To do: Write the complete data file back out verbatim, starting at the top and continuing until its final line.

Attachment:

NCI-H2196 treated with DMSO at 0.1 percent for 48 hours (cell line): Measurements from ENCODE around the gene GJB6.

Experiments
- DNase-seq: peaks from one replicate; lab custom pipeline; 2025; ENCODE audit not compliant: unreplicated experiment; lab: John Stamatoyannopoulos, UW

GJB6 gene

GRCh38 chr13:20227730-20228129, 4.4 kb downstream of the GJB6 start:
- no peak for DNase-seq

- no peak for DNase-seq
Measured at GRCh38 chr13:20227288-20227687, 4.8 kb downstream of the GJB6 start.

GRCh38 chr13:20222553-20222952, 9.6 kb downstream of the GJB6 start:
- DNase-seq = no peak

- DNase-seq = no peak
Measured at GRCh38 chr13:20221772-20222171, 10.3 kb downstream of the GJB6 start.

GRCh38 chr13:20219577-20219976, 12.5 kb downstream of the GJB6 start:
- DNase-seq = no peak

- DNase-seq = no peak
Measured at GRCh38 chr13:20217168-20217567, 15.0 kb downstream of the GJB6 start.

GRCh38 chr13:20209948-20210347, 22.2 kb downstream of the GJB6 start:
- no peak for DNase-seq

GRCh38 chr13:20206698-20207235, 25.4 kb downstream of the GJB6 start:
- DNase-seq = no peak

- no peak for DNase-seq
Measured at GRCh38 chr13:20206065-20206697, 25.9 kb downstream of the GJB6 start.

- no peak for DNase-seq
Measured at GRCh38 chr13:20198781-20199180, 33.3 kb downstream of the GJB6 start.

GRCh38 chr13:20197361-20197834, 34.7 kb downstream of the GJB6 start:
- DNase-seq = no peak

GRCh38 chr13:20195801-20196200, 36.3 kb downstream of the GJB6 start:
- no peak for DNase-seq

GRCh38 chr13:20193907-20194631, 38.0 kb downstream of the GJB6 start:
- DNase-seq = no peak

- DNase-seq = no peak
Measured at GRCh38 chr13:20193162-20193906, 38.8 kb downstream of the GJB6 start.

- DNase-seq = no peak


NCI-H2196 treated with DMSO at 0.1 percent for 48 hours (cell line): Measurements from ENCODE around the gene GJB6.

Experiments
- DNase-seq: peaks from one replicate; lab custom pipeline; 2025; ENCODE audit not compliant: unreplicated experiment; lab: John Stamatoyannopoulos, UW

GJB6 gene

GRCh38 chr13:20227730-20228129, 4.4 kb downstream of the GJB6 start:
- no peak for DNase-seq

- no peak for DNase-seq
Measured at GRCh38 chr13:20227288-20227687, 4.8 kb downstream of the GJB6 start.

GRCh38 chr13:20222553-20222952, 9.6 kb downstream of the GJB6 start:
- DNase-seq = no peak

- DNase-seq = no peak
Measured at GRCh38 chr13:20221772-20222171, 10.3 kb downstream of the GJB6 start.

GRCh38 chr13:20219577-20219976, 12.5 kb downstream of the GJB6 start:
- DNase-seq = no peak

- DNase-seq = no peak
Measured at GRCh38 chr13:20217168-20217567, 15.0 kb downstream of the GJB6 start.

GRCh38 chr13:20209948-20210347, 22.2 kb downstream of the GJB6 start:
- no peak for DNase-seq

GRCh38 chr13:20206698-20207235, 25.4 kb downstream of the GJB6 start:
- DNase-seq = no peak

- no peak for DNase-seq
Measured at GRCh38 chr13:20206065-20206697, 25.9 kb downstream of the GJB6 start.

- no peak for DNase-seq
Measured at GRCh38 chr13:20198781-20199180, 33.3 kb downstream of the GJB6 start.

GRCh38 chr13:20197361-20197834, 34.7 kb downstream of the GJB6 start:
- DNase-seq = no peak

GRCh38 chr13:20195801-20196200, 36.3 kb downstream of the GJB6 start:
- no peak for DNase-seq

GRCh38 chr13:20193907-20194631, 38.0 kb downstream of the GJB6 start:
- DNase-seq = no peak

- DNase-seq = no peak
Measured at GRCh38 chr13:20193162-20193906, 38.8 kb downstream of the GJB6 start.

- DNase-seq = no peak